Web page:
But sometimes it isn't very obvious that a book is out of date. This painting is from a book with the insta-dated title of New Dinos! The Latest Finds! The Coolest Dinosaur Discoveries! Written by Shelley Tanaka, illustrated by Alan Barnard. Published by Scholastic in 2003.

As it happens, we've learned quite a lot since 2003. The artwork in this book is gorgeous but it's sobering how fast it became outdated. For example, here the artist looks like he is *just* warming to the idea of feathered troodonts.

New Dinos! - Page 20 Painting by Alan Barnard

But then you get to this page about Willo, the little ornithopod that appeared to have her heart preserved within her body. It was recently reported that further testing proved that lump isn't her heart at all. (Sad trombone.) And teachers, this is why we use primary resources whenever we can.

Brace yourself for this next one.

New Dinos! - Page 17 Painting by Alan Barnard

That there is meant to be Masiakasaurus.

Take a minute or two, let it all sink in.

Now, to be fair, the artist probably had no idea what Masiakasaurus looked like, beyond that strange skull. I'm still not clear as to what Masiakasaurus looked like, exactly; even today all the attention tends to be taken by those crazy teeth. And back in 2003, the only thing besides those terrible teeth the mainstream press could report on this animal is the fact that "he's named after Mark Knopfler, LOL Dire Straits really IS a dinosaur rock band hurpf-durpf!"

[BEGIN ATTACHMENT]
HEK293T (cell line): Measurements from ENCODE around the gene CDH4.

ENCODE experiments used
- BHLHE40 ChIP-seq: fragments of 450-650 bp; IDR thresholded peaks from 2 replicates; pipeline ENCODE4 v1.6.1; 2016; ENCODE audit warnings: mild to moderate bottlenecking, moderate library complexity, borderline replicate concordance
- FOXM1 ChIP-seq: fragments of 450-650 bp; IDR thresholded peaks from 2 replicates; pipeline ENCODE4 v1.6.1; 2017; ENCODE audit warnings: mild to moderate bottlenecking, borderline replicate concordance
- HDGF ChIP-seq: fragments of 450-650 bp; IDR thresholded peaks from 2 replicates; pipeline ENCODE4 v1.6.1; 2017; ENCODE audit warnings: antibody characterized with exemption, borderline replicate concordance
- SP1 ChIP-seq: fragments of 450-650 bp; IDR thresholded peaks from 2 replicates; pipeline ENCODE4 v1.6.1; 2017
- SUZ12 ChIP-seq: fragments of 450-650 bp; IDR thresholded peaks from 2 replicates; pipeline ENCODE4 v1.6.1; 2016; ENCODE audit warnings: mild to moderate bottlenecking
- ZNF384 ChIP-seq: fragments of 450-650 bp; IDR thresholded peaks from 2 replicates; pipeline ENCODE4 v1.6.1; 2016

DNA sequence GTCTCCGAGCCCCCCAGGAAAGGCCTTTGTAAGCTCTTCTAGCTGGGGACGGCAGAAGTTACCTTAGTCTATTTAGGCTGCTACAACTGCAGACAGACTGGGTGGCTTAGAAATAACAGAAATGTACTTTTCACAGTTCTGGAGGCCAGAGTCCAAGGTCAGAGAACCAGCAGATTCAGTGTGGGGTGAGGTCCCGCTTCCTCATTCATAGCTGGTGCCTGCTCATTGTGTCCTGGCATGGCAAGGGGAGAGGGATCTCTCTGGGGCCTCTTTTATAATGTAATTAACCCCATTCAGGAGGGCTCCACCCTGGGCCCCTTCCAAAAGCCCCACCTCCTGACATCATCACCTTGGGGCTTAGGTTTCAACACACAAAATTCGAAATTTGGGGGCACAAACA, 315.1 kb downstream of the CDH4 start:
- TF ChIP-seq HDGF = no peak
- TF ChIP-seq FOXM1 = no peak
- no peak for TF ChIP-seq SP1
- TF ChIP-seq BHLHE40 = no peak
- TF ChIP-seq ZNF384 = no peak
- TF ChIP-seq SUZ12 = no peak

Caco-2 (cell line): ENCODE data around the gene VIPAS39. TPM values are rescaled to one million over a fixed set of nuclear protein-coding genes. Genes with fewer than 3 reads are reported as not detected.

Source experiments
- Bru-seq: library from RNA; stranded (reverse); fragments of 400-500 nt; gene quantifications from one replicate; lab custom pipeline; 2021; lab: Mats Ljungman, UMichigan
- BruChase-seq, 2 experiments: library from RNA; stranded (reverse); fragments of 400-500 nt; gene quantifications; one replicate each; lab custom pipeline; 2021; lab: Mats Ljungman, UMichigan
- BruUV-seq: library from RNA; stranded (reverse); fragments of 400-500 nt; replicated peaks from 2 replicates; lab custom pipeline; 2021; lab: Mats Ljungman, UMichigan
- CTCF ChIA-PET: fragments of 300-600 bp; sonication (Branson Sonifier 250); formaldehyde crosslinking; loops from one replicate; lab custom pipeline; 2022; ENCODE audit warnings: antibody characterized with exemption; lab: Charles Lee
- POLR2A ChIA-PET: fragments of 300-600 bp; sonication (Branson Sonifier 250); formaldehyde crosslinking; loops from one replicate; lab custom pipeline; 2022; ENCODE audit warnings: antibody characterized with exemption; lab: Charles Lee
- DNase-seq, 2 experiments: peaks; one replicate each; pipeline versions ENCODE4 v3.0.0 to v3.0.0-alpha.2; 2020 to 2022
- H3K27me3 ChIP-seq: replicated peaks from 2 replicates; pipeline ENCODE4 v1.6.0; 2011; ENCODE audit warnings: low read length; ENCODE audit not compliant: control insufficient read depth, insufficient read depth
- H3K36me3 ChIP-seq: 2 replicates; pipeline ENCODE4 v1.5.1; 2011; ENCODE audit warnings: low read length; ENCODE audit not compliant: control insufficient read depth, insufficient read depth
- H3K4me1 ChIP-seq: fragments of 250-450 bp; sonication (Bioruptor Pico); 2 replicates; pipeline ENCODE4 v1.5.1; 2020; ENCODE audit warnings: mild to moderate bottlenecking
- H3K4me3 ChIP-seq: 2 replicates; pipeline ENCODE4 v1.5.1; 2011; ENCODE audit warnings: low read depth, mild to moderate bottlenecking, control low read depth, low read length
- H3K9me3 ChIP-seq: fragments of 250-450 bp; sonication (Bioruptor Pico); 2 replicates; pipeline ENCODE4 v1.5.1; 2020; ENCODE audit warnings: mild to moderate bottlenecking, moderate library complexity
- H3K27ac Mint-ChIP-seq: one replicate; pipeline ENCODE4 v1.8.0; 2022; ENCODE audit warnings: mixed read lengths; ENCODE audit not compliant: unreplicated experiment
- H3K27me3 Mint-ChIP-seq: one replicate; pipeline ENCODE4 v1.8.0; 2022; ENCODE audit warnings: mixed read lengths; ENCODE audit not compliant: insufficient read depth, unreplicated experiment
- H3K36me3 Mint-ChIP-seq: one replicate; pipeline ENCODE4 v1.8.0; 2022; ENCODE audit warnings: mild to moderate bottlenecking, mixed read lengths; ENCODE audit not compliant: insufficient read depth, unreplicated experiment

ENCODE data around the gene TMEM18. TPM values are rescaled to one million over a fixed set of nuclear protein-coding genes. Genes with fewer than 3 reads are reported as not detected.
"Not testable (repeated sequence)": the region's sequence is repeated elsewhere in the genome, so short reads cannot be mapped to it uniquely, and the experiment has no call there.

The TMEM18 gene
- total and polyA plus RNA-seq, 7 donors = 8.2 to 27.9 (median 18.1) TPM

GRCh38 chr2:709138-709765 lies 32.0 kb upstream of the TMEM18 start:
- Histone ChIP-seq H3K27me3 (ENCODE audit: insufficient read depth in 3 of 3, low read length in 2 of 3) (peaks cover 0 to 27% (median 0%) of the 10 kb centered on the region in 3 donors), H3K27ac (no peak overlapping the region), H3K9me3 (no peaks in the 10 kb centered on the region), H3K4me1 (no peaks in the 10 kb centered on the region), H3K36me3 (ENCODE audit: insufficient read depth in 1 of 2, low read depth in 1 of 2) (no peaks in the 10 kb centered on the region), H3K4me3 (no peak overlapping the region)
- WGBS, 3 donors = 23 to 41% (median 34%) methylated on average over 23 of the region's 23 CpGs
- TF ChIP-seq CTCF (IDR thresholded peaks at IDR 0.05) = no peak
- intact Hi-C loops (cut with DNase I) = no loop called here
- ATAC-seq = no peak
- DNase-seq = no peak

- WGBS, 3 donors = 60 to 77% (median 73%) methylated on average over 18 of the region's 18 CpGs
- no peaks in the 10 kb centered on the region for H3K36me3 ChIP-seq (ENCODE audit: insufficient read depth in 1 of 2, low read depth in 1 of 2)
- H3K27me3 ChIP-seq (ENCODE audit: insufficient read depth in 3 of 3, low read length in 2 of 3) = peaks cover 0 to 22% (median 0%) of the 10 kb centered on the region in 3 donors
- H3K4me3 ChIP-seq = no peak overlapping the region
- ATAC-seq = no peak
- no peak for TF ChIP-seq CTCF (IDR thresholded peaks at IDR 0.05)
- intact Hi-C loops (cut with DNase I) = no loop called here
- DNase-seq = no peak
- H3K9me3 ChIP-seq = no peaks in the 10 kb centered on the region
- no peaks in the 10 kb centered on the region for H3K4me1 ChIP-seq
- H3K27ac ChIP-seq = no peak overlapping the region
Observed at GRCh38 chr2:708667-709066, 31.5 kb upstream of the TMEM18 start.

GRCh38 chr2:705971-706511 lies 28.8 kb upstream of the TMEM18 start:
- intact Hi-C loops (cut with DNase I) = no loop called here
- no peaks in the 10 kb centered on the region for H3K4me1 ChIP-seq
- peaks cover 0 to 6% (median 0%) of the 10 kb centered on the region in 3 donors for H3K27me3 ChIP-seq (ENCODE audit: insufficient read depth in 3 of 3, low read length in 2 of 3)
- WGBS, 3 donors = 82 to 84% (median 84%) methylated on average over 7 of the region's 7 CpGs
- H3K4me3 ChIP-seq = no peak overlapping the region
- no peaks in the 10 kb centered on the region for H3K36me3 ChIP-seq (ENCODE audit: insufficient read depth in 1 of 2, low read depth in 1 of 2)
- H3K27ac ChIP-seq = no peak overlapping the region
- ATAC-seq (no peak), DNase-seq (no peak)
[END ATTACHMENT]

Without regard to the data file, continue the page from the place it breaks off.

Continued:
Tangent: If anyone calls your band (or something you like) a "dinosaur" in order to imply that it is "old and busted" or perhaps even an "epic failure", counter with this:

"Oh, so you mean it ruled the world unchallenged for well over 160 million years? Becoming the arguably most successful and diverse group of tetrapods ever known? And its descendants now rule the skies? (Dramatic pause.) Yeah, f*** you."

Anyway, Masiakasaurus knopfleri. The critter, a basal Abelisaur, probably looked pretty strange in life but probably not *this* weird.

Edit: Zach's comment below reminded me that I could have sworn that there was a recent reevaluation of what Masiakasaurus might have looked like floating around online. A quick Google search and voila! (Link goes to a Dinosaur Tracking article about the paper just in case it vanishes again. Here's the paper itself.)